"AKA Top Shelf Perverts" is so close to perfection that it is virtually impossible to see it for what it is. The episode is so truly great because the revelation by Kilgrave is so unexpected that it shocks the audience and turns the entire series on its head. But as a self-contained episode, "AKA Top Shelf Perverts" has little moments that absolutely rely upon the larger narrative to make sense or have impact. Given that only one other episode in the Marvel Cinematic Universe before this ever hit this high water mark, it's hard to complain at all. "AKA Top Shelf Perverts" absolutely knocks Jessica Jones out of the park of obscurity and into something truly vital.
[Knowing that single episodes are an inefficient way to get episodes, it's worth looking into Jessica Jones - The Complete First Season, which is also a better economical choice than buying individual episodes. Read my review of the debut season here!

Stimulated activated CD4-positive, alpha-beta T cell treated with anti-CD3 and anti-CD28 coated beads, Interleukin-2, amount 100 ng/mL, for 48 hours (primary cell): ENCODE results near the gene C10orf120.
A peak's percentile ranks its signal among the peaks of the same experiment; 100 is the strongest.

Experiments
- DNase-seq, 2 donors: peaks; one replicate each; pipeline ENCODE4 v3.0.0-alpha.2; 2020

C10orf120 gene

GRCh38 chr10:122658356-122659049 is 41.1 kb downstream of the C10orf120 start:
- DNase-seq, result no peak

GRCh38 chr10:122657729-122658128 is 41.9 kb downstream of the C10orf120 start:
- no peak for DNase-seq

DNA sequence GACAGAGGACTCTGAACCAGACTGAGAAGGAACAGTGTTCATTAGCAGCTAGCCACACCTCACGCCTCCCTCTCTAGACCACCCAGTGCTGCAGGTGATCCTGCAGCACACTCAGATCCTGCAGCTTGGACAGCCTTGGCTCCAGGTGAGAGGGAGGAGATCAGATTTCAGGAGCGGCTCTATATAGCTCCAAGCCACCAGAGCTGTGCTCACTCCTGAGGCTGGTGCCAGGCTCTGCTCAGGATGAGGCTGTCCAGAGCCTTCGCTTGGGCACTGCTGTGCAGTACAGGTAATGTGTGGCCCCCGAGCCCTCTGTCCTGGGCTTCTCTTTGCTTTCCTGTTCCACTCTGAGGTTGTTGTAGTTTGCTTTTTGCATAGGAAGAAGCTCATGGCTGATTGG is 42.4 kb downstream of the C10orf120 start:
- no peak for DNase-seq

For other works with Robin Weigert, please visit my reviews of:
Synecdoche, New York
Lost - Season 3
For other Marvel movie, television season and episode reviews, please check out my Marvel Cinematic Universe Review Index Page for a listing of those reviews!
© 2015 W.L. Swarts. May not be reprinted without permission.
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Posted by W.L. Swarts at 5:55 PM